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The Korean War was a conflict between North Korea (Democratic People’s Republic of Korea) and South Korea (Republic of Korea), that began on June 25, 1950, when North Korea invaded the South. It ended in July 1953, but the Korean Peninsula is still divided between two states up to this day.
See the fact file below for more information on the Korean War or alternatively, you can download our 25-page Korean War worksheet pack to utilise within the classroom or home environment.
Key Facts & Information
THE DIVISION OF THE KOREAN PENINSULA
- In 1910, the Korean Peninsula became a part of Japan.
- During World War II, Japan fought countries like the Soviet Union and the United States.
- When Japan surrendered in 1945, the United States of America and Soviet Union agreed to temporarily divide Korea. The United States controlled the South, while the Soviet Union controlled the North. The 38th parallel (latitude 38° north on maps) was the dividing line between the two.
- The Soviet Union and USA could not agree on how to unify Korea. In 1947, the latter asked the United Nations for help.
- Though a United Nations policy, an independent South Korea was created in 1948. The anti-communist Syngman Rhee was elected as president. South Korea was supported by the United States.
- In the North, a communist government was established under the influence of the Soviet Union. It was headed by Kim Il-Sung who once fought the Japanese and was a former major in the Soviet army.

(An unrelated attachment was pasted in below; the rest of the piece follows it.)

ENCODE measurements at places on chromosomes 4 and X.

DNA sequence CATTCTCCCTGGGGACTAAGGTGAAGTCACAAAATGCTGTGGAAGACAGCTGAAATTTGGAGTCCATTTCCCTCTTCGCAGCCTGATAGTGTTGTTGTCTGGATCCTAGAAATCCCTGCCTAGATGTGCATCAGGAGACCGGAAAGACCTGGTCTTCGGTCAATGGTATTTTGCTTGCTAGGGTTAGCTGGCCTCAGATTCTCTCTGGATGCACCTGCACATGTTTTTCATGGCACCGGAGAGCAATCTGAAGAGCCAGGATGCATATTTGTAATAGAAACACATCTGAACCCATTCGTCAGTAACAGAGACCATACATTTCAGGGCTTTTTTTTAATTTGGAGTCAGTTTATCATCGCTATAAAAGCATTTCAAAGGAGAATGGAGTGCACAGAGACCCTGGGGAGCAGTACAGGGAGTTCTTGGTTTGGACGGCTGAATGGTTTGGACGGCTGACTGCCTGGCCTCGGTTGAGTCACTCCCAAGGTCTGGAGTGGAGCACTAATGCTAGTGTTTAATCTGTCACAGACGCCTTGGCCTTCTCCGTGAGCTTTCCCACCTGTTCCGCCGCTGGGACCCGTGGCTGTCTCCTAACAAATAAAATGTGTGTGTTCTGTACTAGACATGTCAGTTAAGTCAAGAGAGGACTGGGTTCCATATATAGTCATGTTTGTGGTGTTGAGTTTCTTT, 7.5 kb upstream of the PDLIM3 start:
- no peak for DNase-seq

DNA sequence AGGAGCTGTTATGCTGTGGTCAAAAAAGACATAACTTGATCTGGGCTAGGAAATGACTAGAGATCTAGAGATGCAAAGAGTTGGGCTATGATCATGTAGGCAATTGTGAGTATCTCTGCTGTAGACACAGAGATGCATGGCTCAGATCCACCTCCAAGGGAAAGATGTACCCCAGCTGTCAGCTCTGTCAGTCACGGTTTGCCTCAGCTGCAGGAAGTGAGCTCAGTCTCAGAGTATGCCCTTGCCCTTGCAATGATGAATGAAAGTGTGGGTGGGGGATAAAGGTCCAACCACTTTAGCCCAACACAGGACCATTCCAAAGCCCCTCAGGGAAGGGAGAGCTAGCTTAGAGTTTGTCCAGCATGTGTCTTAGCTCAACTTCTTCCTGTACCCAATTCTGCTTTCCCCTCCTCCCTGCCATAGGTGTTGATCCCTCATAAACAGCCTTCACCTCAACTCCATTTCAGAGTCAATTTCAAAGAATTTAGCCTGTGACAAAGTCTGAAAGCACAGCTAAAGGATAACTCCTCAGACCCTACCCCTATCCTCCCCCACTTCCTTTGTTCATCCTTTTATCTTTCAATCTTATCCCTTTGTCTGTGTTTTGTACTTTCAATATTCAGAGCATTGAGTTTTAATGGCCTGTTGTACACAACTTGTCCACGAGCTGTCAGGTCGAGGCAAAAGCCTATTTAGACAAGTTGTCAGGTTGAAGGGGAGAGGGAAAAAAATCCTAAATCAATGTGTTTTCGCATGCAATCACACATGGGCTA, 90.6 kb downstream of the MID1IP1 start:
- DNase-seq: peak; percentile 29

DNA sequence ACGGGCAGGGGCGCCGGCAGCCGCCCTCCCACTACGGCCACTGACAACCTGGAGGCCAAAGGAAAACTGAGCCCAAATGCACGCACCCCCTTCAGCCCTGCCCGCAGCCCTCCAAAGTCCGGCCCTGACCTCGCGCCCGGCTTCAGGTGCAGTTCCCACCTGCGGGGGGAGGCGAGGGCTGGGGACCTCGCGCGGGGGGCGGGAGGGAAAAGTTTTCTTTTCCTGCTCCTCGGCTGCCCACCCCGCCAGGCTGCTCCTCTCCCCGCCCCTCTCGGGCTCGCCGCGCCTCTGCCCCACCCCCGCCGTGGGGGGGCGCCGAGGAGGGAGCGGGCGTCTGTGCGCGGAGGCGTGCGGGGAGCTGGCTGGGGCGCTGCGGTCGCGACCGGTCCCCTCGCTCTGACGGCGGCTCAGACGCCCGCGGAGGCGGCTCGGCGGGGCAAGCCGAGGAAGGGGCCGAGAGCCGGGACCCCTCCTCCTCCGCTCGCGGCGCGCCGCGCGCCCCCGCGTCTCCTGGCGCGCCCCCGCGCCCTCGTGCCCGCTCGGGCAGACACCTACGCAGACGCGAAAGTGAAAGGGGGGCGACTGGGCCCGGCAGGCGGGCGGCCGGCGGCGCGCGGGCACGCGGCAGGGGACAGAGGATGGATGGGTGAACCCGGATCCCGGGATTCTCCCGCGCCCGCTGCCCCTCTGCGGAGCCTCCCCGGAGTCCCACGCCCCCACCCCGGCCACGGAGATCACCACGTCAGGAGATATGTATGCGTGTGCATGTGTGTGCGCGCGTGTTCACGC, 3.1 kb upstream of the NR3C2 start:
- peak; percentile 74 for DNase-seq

- The North and South Korea frequently fought along the border, resulting in the death of more than 30,000 Koreans.
THE NORTH KOREAN INVASION
- In 1949, Kim Il-Sung tried to convince the Soviet leader, Joseph Stalin, that it was time to invade South Korea. Stalin disagreed because he believed that the North’s Korean People’s Army (KPA) was not prepared enough.
- On June 25, 1950, the KPA crossed the 38th parallel and attacked South Korea.
- The United Nations ordered for the invasion to stop and asked its member countries to help South Korea. This included the United States, who aided South Korea through the United Nations Command (UNC). It was headed by U.S. General Douglas MacArthur.
- South Korea and its allies faced many problems in fighting North Koreans, such as lack of weapons and soldiers, which led to their loss in battles.
BATTLE OF PUSAN PERIMETER
- In August, reinforcements for South Korea and the United Nations Command arrived through the port of Pusan (now known as Busan).
- They were able to slow down the North Koreans.
- The North Korean army tried to fight back and advanced against the Pusan Perimeter, an area being defended by the South Koreans and its allies. However, the North Koreans were unsuccessful and lost their tanks and thousands of soldiers.
THE INCHEON LANDING
- To win the war, General MacArthur planned to launch an amphibious landing behind enemy lines. An amphibious landing involves sending ships near land that is held by enemies, and transporting soldiers from the ships to the shores so they can attack. The X Corps, which consisted of American and South Korean soldiers, was formed to conduct this operation.
- In September, an amphibious landing was launched at the port of Incheon in the South Korean capital, Seoul. After defeating the North Koreans, Syngman Rhee and MacArthur declared that South Korea has been freed.